ltre3  R Documentation 
ltre3()
returns a set of matrices of oneway LTRE (life table response
experiment), stochastic LTRE (sLTRE) matrices, or small noise approximation
LTRE (snaLTRE) contributions.
ltre3(
mats,
refmats = NA,
ref = NA,
stochastic = FALSE,
times = 10000,
burnin = 3000,
tweights = NA,
sparse = "auto",
seed = NA,
append_mats = FALSE,
sna_ltre = FALSE,
tol = 1e30,
...
)
mats 
An object of class 
refmats 
A reference lefkoMat object, or matrix, for use as the
control. Default is 
ref 
A numeric value indicating which matrix or matrices in

stochastic 
A logical value determining whether to conduct a
deterministic ( 
times 
The number of occasions to project forward in stochastic
simulation. Defaults to 
burnin 
The number of initial steps to ignore in stochastic projection
when calculating stochastic elasticities. Must be smaller than 
tweights 
An optional numeric vector or matrix denoting the probabilities of choosing each matrix in a stochastic projection. If a matrix is input, then a firstorder Markovian environment is assumed, in which the probability of choosing a specific annual matrix depends on which annual matrix is currently chosen. If a vector is input, then the choice of annual matrix is assumed to be independent of the current matrix. Defaults to equal weighting among matrices. Note that SNALTRE analysis cannot take matrix input.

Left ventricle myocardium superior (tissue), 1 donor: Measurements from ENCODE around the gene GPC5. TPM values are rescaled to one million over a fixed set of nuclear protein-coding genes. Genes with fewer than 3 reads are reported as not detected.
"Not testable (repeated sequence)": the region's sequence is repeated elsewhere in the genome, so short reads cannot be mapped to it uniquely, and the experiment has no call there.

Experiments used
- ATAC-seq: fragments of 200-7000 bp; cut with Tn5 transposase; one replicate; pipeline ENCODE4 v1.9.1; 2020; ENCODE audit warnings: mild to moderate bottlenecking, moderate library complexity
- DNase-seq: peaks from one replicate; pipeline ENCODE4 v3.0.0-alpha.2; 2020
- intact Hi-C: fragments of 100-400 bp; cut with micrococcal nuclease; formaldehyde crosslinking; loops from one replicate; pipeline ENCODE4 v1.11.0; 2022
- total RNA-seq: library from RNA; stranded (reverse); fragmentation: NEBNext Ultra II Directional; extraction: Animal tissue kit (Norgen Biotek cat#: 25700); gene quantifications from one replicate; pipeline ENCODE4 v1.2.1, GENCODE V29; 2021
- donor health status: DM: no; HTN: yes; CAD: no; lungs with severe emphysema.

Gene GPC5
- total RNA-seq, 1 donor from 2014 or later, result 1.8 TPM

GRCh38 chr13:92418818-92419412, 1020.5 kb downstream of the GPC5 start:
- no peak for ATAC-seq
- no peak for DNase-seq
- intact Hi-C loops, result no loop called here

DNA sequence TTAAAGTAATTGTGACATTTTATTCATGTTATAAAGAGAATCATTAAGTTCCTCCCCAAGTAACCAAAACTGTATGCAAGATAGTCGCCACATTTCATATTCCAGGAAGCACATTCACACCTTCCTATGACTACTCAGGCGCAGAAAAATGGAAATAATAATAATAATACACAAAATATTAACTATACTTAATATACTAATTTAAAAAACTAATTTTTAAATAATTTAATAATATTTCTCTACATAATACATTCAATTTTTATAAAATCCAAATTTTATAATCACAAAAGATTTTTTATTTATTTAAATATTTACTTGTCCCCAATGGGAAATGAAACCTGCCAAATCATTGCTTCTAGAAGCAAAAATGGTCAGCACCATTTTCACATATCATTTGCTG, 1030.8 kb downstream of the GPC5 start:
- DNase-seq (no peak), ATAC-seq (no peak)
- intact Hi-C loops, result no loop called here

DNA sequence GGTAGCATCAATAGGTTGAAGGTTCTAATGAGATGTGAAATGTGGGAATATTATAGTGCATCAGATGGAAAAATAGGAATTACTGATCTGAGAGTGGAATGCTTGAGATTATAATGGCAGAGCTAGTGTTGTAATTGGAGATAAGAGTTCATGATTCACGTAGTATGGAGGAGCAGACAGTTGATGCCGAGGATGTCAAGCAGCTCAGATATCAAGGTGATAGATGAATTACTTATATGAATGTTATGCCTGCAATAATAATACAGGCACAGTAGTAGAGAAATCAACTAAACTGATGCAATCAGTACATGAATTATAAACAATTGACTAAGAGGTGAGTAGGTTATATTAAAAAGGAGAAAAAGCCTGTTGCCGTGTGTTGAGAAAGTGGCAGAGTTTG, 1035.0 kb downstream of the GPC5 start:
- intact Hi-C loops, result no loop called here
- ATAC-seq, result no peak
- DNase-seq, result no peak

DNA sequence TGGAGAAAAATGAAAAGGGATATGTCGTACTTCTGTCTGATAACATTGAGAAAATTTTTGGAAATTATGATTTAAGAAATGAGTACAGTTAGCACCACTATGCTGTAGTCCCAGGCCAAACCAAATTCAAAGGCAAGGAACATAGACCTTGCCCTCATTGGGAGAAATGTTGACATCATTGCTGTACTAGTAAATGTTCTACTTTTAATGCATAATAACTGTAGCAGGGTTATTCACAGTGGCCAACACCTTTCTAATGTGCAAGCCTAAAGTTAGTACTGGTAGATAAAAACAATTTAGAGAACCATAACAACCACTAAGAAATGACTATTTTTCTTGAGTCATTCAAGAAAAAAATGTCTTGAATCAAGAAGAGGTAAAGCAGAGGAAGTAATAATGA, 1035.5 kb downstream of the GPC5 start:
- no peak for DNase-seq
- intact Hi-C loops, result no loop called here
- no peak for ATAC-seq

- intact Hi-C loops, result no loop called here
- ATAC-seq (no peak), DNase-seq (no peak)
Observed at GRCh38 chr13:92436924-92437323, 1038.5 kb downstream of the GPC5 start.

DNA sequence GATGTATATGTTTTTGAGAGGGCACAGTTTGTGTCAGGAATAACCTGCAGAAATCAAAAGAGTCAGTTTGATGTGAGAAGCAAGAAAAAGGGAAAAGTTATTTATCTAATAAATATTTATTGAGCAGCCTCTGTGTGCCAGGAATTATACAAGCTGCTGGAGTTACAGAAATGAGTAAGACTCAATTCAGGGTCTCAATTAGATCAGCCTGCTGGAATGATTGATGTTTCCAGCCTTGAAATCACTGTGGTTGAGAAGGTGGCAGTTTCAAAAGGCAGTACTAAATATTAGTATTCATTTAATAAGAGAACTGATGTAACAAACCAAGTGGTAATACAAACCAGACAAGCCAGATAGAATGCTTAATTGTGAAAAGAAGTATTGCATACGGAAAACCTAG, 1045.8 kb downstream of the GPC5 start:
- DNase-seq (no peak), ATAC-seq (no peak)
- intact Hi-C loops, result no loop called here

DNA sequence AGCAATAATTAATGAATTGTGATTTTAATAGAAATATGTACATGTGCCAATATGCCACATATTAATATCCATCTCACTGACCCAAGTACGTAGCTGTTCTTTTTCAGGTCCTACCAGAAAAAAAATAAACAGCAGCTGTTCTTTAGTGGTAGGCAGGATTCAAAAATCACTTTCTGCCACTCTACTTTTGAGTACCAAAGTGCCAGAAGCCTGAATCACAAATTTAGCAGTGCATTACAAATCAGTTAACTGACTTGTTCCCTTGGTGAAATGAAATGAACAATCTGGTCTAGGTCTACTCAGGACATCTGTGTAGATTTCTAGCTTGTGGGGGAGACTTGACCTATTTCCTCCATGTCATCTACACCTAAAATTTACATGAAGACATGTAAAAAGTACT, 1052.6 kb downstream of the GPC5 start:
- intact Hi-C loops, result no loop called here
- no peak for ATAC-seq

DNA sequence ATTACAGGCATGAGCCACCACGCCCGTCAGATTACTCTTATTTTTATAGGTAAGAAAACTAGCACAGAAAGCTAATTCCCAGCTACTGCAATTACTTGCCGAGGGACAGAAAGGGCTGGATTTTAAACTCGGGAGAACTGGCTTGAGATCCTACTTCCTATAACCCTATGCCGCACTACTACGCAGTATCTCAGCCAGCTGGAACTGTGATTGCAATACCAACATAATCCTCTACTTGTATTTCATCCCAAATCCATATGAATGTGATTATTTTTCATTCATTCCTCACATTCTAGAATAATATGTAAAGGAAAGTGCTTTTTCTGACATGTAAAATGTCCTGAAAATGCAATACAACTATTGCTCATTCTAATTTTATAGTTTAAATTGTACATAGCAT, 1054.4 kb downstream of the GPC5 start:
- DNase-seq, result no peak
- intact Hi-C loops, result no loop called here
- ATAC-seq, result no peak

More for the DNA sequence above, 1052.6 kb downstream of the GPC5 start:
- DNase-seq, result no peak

sparse 
A text string indicating whether to use sparse matrix encoding
( 
seed 
Optional numeric value corresponding to the random seed for stochastic simulation. 
append_mats 
A logical value denoting whether to include the original

sna_ltre 
A logical value indicating whether to treat stochastic LTRE
via the snaLTRE approach from Davison et al. (2019) ( 
tol 
A numeric value indicating a lower positive limit to matrix
element values when applied to stochastic and small noise approximation LTRE
estimation protocols. Matrix element values lower than this will be treated
as 
... 
Other parameters. 
This function returns an object of class lefkoLTRE
. This
includes a list of LTRE matrices as object cont_mean
if a
deterministic LTRE is called for, or a list of meanvalue LTRE matrices as
object cont_mean
and a list of SDvalue LTRE matrices as object
cont_sd
if a stochastic LTRE is called for. If a smallnoise
approximation LTRE (SNALTRE) is performed, then the output includes six
objects: cont_mean
, which provides the contributions of shifts in mean
matrix elements; cont_elas
, which provides the contributions of shifts